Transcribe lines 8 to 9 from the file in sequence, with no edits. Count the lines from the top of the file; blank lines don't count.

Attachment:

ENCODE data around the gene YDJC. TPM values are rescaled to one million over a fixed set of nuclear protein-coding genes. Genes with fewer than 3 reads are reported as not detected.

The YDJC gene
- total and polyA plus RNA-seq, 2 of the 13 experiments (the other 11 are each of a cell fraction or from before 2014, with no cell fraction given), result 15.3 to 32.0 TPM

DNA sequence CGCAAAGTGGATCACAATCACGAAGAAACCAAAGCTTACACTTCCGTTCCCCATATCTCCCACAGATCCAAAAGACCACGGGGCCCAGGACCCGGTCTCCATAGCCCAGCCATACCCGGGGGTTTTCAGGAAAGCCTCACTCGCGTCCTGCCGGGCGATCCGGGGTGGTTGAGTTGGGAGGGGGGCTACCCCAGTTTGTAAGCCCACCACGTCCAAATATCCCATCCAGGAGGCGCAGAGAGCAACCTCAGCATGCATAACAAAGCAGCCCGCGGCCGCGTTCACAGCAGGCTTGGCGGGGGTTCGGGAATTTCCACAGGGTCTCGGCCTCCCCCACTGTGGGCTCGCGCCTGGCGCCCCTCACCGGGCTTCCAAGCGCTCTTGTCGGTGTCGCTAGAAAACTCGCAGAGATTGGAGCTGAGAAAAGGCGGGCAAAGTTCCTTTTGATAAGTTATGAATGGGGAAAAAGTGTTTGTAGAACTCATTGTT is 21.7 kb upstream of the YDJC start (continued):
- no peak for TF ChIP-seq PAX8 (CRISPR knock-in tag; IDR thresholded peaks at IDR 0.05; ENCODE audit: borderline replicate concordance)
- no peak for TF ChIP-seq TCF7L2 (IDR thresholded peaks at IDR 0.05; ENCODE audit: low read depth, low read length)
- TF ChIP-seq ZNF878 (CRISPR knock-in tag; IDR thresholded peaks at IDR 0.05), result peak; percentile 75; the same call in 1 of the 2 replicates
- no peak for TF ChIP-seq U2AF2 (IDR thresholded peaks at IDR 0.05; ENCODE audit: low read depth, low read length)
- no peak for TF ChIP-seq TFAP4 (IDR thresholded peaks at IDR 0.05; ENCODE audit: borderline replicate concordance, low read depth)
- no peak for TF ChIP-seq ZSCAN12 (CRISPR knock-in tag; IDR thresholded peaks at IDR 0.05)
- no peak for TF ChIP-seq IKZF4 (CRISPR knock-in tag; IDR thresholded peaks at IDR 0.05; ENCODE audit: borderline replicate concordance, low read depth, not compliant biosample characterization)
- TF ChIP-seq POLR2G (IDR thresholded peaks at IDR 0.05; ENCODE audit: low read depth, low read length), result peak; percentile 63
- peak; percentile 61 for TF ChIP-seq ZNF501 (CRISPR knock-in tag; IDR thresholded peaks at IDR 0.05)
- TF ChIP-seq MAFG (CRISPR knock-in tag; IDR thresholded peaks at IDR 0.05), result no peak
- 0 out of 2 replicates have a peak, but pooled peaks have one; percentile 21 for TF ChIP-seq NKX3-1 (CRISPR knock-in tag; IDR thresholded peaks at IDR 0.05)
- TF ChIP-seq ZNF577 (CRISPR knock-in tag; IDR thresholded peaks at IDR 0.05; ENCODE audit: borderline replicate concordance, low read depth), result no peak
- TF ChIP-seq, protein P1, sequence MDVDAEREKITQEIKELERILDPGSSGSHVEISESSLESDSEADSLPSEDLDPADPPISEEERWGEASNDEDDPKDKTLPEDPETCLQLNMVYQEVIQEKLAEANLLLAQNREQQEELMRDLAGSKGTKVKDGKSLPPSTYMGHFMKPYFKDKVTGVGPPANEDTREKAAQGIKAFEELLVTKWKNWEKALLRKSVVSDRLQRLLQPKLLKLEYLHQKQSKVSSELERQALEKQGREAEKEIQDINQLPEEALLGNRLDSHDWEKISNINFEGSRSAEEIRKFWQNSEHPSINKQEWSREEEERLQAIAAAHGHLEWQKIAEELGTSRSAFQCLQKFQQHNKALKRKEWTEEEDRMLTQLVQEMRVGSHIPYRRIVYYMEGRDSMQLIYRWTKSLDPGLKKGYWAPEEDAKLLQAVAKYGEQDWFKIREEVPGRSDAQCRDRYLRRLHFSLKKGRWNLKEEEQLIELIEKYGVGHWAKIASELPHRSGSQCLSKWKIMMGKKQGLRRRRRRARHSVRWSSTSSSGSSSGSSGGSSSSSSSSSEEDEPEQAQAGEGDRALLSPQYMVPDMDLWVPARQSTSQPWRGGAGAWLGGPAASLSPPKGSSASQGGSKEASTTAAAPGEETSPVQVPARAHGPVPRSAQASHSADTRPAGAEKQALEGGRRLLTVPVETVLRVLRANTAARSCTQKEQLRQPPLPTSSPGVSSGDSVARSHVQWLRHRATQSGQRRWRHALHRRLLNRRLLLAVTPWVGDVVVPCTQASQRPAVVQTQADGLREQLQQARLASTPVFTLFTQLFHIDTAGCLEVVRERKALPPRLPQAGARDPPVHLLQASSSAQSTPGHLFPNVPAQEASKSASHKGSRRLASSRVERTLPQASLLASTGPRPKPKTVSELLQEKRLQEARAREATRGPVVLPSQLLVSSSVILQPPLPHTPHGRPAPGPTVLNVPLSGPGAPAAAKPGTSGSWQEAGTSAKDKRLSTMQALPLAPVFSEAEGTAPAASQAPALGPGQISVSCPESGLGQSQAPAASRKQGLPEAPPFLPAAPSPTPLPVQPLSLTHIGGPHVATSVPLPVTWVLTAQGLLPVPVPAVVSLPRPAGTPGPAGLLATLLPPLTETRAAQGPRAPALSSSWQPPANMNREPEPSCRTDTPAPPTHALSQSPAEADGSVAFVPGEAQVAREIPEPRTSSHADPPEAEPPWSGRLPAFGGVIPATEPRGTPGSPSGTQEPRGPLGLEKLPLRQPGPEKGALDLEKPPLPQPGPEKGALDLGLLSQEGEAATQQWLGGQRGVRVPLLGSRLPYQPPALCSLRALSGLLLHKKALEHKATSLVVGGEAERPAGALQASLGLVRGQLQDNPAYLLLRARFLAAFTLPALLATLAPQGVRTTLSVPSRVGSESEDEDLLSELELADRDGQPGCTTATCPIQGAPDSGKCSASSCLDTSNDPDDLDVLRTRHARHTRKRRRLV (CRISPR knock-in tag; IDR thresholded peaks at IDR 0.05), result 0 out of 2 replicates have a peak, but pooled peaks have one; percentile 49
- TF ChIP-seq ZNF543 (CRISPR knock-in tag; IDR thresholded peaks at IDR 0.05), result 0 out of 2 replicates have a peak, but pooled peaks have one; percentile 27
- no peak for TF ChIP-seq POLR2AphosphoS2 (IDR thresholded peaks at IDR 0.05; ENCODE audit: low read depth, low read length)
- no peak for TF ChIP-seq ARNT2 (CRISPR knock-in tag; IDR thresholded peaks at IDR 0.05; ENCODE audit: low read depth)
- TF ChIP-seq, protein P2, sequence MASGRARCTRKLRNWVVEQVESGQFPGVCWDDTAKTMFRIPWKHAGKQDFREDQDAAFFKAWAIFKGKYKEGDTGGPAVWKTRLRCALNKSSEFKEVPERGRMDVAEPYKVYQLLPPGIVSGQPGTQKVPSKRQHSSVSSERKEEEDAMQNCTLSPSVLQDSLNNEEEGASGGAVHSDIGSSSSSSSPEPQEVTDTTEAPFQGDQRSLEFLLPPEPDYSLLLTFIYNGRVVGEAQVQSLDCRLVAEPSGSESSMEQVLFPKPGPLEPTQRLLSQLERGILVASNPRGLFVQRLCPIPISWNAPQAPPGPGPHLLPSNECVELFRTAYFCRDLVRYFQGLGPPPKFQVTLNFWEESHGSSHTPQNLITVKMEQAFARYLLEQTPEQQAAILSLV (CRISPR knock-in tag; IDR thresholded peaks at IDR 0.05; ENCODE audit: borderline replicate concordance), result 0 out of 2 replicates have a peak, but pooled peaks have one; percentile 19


- no peak for TF ChIP-seq U2AF2 (IDR thresholded peaks at IDR 0.05; ENCODE audit: low read depth, low read length)
- no peak for TF ChIP-seq TFAP4 (IDR thresholded peaks at IDR 0.05; ENCODE audit: borderline replicate concordance, low read depth)